If you recently suffered a serious personal injury due to someone else’s reckless or negligent behavior, you may be able to recover monetary damages for your injuries, loss of wages, and future losses.
If you have experienced a devastating accident, consider talking to an Elk County personal injury lawyer. With guidance and support from a seasoned personal injury attorney, you could put yourself in a better position to recover the monetary damages you deserve.
The Concept of Legal Negligence
When someone is held civilly liable for causing another person’s injury, the case against him or her is almost always based on a theory of legal negligence. This concept allows injury victims to hold a third party accountable for their damages if all the following criteria are true:
- The defendant owed a duty of care to act responsibly and safely around the injured party;
- The defendant “breached” that duty by acting recklessly or carelessly in some way;
- The defendant’s breach of duty directly and proximately caused an accident, and
- The accident caused the injured party to suffer compensable damages.
The applicable “duty of care” can vary based on the particular circumstances of an accident. For example, everyone who drives on a public road in Pennsylvania owes everyone else on that road a duty to drive safely and in accordance with traffic laws. Similarly, the owner of a property has a duty to maintain the property in a reasonably safe manner, such as by removing snow/ice and repairing any defects such as broken steps.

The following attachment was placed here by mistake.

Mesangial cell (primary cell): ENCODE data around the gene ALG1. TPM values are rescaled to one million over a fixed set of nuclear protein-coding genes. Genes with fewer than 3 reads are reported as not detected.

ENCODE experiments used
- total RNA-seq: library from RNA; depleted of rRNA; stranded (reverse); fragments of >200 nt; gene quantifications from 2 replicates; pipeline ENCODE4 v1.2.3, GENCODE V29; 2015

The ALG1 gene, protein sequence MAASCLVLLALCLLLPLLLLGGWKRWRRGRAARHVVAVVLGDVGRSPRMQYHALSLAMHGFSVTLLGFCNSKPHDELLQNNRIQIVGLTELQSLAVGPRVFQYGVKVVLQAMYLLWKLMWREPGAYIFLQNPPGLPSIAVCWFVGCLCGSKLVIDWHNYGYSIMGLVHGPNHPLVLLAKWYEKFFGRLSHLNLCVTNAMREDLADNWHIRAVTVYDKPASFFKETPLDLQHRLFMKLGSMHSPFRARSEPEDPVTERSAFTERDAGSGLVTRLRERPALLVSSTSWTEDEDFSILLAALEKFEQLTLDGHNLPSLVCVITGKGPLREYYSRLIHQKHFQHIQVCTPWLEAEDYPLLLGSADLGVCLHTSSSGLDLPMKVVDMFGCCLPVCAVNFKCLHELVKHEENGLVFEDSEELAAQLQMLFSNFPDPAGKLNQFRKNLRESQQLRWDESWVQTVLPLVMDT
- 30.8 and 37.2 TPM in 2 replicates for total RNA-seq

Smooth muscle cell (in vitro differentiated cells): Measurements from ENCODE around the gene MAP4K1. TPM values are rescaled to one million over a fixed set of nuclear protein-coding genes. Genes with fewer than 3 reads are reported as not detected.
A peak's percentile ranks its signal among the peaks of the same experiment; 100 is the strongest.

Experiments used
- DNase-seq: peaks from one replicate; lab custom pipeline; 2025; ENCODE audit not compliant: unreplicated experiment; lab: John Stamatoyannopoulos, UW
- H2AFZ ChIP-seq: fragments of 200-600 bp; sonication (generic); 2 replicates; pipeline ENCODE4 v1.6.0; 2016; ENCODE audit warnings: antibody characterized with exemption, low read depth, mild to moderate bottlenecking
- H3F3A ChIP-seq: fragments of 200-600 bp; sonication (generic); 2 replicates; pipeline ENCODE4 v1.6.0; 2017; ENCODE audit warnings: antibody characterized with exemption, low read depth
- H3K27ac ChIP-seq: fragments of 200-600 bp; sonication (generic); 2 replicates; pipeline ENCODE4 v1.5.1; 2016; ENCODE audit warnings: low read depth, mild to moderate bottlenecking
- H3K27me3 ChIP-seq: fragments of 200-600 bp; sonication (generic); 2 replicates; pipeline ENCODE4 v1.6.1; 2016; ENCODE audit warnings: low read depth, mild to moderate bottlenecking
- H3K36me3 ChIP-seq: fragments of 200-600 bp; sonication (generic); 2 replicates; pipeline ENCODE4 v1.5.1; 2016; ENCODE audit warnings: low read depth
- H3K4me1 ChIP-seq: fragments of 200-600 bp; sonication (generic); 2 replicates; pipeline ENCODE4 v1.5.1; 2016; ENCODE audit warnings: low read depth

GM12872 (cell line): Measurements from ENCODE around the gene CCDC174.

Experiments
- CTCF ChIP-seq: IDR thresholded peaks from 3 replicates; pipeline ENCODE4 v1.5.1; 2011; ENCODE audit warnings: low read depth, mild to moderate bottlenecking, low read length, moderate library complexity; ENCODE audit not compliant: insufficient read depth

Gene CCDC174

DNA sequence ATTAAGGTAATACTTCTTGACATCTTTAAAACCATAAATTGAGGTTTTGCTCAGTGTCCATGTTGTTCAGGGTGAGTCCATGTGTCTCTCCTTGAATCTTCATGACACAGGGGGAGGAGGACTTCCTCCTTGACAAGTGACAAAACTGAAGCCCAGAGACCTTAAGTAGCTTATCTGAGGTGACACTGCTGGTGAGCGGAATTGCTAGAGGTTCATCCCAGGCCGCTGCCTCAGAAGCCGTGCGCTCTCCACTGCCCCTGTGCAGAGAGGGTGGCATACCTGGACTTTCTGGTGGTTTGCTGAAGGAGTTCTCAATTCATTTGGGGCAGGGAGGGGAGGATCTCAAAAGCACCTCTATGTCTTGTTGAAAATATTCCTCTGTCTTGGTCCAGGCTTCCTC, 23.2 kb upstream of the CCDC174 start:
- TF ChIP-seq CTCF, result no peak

Surgeons working in emergency rooms may be given some leeway for certain mistakes because of the high-stress environment they are working in, but they still must meet the standard of care expected of reasonable doctors working in such environments. A personal injury law firm in the area could help a victim determine his or her options for filing suit.
What Could Hinder a Personal Injury Lawsuit?
Local personal injury suits are subject to a modified comparative negligence system that applies to cases in which both the defendant and the plaintiff have some degree of fault. Any plaintiff found more than 50 percent at fault for his or her own injuries cannot file suit for personal injury compensation. A plaintiff holding a smaller portion of fault would have his or her total recoverable damages reduced by that same percentage. For example, a plaintiff who is 20% at fault will have his or her award reduced by 20%.
Additionally, 42 P.S. §5524 sets a deadline of two years following a personal injury for a plaintiff—or an injury law firm working on his or her behalf—to file suit. Failure to abide by this deadline may prevent an injured person from recovering anything at all, but there are exceptions under specific circumstances that an injury attorney in the community could explain in more detail.
Speak with an Elk County Personal Injury Attorney Today
If you were hurt in a serious accident that was not your fault, you may not know how to seek justice for yourself. Fortunately, an experienced Elk County personal injury lawyer could work with you to reach a positive outcome from your potential case. Call today to schedule a free initial consultation.